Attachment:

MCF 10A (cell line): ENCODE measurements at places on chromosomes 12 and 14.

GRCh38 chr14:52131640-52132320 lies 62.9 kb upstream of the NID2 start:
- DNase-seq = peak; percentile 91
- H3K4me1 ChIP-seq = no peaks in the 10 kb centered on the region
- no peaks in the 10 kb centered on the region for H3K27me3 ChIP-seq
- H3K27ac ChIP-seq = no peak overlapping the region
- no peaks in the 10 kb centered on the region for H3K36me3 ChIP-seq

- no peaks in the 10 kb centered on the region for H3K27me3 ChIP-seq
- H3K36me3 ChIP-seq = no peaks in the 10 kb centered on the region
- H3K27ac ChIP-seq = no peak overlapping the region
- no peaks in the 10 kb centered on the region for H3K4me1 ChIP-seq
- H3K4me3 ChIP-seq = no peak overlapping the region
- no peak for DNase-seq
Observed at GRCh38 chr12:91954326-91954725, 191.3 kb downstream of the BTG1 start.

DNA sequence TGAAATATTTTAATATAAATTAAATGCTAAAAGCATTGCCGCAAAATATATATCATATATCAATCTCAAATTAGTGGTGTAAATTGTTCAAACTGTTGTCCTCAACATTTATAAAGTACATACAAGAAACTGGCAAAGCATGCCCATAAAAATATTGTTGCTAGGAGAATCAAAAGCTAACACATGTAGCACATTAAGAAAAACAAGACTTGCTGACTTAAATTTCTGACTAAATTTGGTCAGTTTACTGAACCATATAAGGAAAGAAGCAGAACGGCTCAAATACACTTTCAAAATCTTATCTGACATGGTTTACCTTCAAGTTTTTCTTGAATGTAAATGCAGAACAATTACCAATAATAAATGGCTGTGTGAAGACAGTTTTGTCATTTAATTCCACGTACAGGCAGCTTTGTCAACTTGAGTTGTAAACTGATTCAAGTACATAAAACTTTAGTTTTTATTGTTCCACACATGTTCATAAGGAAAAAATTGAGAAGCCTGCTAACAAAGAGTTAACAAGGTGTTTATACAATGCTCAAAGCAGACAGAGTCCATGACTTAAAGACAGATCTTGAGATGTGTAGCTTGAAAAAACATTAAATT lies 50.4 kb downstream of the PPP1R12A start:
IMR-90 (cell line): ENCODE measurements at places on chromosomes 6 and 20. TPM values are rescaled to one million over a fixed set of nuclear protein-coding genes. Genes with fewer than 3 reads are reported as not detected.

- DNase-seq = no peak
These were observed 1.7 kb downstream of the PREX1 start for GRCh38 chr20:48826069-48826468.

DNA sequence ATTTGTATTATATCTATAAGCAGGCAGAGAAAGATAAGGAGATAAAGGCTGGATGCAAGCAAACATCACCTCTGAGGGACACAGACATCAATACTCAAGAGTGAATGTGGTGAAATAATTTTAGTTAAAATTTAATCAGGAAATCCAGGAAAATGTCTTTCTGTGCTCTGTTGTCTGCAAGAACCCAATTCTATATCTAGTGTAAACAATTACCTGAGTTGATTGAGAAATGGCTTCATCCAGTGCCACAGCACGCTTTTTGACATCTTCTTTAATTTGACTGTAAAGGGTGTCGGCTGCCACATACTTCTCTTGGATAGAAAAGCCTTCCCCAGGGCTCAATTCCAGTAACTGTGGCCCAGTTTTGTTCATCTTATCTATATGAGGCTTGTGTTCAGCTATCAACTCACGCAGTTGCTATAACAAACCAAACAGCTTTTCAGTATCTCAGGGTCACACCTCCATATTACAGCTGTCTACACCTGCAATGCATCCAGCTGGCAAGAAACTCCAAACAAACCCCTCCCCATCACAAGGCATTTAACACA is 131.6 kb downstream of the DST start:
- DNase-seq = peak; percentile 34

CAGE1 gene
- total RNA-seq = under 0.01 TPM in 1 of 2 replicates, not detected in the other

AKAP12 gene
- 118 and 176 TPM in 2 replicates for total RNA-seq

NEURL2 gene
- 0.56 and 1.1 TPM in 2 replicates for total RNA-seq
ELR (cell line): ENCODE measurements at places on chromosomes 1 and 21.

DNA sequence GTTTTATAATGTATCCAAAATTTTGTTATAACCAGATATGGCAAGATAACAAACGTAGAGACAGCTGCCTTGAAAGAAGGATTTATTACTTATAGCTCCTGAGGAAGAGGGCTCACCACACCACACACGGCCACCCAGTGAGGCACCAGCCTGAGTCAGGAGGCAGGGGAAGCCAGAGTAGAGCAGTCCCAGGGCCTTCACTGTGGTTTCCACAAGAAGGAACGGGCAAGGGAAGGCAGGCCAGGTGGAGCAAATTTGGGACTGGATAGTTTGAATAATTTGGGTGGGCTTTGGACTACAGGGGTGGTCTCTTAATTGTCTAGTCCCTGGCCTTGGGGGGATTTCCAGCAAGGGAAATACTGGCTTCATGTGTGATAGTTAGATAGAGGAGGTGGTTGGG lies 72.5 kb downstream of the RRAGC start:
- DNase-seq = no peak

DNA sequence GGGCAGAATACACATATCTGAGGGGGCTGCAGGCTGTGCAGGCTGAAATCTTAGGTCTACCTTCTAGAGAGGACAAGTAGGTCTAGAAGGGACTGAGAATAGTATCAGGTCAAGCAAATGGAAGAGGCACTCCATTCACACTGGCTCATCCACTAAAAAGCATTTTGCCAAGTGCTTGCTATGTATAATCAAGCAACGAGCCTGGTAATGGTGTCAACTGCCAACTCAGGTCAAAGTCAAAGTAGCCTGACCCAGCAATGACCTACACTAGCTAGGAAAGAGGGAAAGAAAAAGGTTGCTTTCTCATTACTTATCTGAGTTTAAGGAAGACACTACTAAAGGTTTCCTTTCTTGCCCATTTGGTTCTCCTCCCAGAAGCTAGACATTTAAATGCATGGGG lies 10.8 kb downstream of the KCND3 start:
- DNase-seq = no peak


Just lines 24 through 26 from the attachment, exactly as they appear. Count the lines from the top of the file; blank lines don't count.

- 118 and 176 TPM in 2 replicates for total RNA-seq

NEURL2 gene
- 0.56 and 1.1 TPM in 2 replicates for total RNA-seq